Stuart: Goddard for me is a difficult character. I hate the fact that he represents everything that Faraday disapproves of but he is an immensely potent character for the narrative and he is making some pretty impressive waves. I don’t read YA but this has caught me. It is slightly too nonchalant about mass, and brutal, murder but that just puts emphasis on how complacent humanity has become towards death. I have so many theories about the outcome of this novel. Who are you rooting for at this moment in time?
Beth M: I definitely agree about Goddard, it’s interesting how he seems to have to many people, especially those in charge in his back pocket. You’re right it is quite nonchalant but maybe that makes it MORE horrifying? The way in which the saleswoman was dealt with in the Conclave was particularly brutal as well I thought. I think at the moment I’m edging towards Team Rowan, although I do want to shake him a tiny bit…he seems quite impressed with Goddard’s material acquisitions. 😕
Stuart: Yeah but what he is considering due to that huge development that we probably shouldn’t talk about (woah!) is pretty noble in a weird way. Could he really do it? Or let it be done to him? Citra is obsessively competitive so I guess she could do it and worry about it later. Do you have any predictions?
Stuart: What do you think about the plausibility of our world being led by something akin to the Thunderhead. An all-powerful cloud of information?
Beth M: I feel like both of them might work together in the end? I’m not sure, they’re both huge characters it will be interesting to see where Shusterman takes it. 🤔 I really admire his nobility whatever happens and you’re right it does seem like Citra might deal with it differently. The Thunderhead is SO very strange to get my head round. The amount of things it controls is mind boggling. I love when The author goes into more details about the biological differences in humans. Like the nanites/added opiates that prevent a person from feeling prolonged pain. Wow!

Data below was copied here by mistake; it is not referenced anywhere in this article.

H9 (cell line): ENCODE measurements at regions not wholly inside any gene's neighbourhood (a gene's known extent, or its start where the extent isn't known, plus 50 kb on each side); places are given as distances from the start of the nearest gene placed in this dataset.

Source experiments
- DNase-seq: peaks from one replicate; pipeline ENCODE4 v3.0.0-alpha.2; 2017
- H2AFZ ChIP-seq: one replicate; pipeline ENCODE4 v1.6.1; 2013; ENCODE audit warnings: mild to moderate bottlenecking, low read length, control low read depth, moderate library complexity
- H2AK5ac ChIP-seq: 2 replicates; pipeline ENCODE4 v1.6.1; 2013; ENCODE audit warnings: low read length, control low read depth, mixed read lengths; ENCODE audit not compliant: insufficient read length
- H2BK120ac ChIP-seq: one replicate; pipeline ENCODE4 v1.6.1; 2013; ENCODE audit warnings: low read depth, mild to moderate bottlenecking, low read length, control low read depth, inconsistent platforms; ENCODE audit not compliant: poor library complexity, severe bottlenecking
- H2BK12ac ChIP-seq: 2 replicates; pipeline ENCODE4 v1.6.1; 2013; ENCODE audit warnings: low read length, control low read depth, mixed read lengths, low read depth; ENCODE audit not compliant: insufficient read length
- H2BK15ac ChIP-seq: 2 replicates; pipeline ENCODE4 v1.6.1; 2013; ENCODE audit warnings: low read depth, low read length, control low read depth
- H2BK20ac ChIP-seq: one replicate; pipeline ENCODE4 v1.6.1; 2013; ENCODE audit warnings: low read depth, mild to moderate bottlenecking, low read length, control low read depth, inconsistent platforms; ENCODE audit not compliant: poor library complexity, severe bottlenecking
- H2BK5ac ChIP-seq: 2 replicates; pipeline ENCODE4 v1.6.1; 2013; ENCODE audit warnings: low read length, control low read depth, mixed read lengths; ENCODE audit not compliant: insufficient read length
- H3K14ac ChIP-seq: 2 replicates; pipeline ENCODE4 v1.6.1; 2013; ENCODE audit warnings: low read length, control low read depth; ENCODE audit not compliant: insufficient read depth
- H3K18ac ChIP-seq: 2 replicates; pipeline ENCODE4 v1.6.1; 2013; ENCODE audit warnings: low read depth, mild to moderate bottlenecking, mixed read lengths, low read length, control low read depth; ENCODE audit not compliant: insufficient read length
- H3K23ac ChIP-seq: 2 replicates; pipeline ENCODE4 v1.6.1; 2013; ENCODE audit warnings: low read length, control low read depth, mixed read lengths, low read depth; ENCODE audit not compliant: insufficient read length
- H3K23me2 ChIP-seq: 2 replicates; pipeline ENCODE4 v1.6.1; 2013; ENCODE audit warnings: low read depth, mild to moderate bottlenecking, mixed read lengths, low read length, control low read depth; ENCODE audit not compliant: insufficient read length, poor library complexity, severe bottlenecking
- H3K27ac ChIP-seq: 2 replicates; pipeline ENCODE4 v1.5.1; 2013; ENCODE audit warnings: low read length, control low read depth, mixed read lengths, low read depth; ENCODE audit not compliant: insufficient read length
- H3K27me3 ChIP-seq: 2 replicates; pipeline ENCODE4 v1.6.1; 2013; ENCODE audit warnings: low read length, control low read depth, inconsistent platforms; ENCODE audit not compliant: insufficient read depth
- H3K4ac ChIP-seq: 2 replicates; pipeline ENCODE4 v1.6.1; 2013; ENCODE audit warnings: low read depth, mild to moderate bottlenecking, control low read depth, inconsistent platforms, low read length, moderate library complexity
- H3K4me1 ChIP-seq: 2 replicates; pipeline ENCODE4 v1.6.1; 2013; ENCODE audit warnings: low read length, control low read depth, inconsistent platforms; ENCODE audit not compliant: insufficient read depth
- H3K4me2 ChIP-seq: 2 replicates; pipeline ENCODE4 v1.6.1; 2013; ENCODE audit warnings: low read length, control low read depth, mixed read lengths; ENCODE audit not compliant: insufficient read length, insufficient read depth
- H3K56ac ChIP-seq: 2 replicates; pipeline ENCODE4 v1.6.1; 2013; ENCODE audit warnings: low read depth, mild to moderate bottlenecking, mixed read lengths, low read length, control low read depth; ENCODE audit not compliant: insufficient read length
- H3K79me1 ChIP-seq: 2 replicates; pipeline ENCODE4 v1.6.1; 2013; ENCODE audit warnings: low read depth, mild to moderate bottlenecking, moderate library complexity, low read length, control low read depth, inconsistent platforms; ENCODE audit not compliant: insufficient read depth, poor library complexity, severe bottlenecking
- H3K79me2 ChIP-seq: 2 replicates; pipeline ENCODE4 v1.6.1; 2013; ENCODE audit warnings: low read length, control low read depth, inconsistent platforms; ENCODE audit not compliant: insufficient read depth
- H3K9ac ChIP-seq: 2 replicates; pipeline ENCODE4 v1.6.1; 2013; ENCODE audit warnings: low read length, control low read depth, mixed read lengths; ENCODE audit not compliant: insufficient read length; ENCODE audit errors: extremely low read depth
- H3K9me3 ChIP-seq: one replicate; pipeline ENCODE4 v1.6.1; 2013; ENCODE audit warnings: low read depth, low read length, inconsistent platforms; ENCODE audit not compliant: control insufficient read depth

Stuart: Shusterman has definitely crafted an exceptional vision of humanity. I think it is time we head to the finish. I will see you there 😁
Beth M: 👍🏻
Beth M: Do you want to have one more stop off at p326 or just go straight to the end?
Stuart: The final act starts at p339. Is that okay with you? Have you already continued reading?
Beth M: That’s fine! Reading until p339 or reading till the end? Haven’t started yet, going to continue tomorrow. 😁
Stuart: Yeah read till p339 and then chat 😁 I have reaf about 20 pages more and there is a hilarious quote that I wanted to share with you. Let’s see if you can guess what I am talking about after you continue reading 😂
Beth M: Challenge accepted!!
Beth M: OH MY GOD. p299! p299! 😱
Stuart: I haven’t started reading yet! I am still on p239. Did you laugh at the ‘The Primordial Ooze!’ bit? I did… a lot!
Beth M: Yes! Haha! 😂
Stuart: Wow! What a place to pause 😅 the development of Scythe is superb. There is so much going on but it is fascinating. How is it for you?
Beth M: I’m really enjoying it. I love how everything is so unexpected and the author keeps pulling the rug from under our feet. That part when Citra and Rowan were sparring…I think I did a little gasp out loud! 😂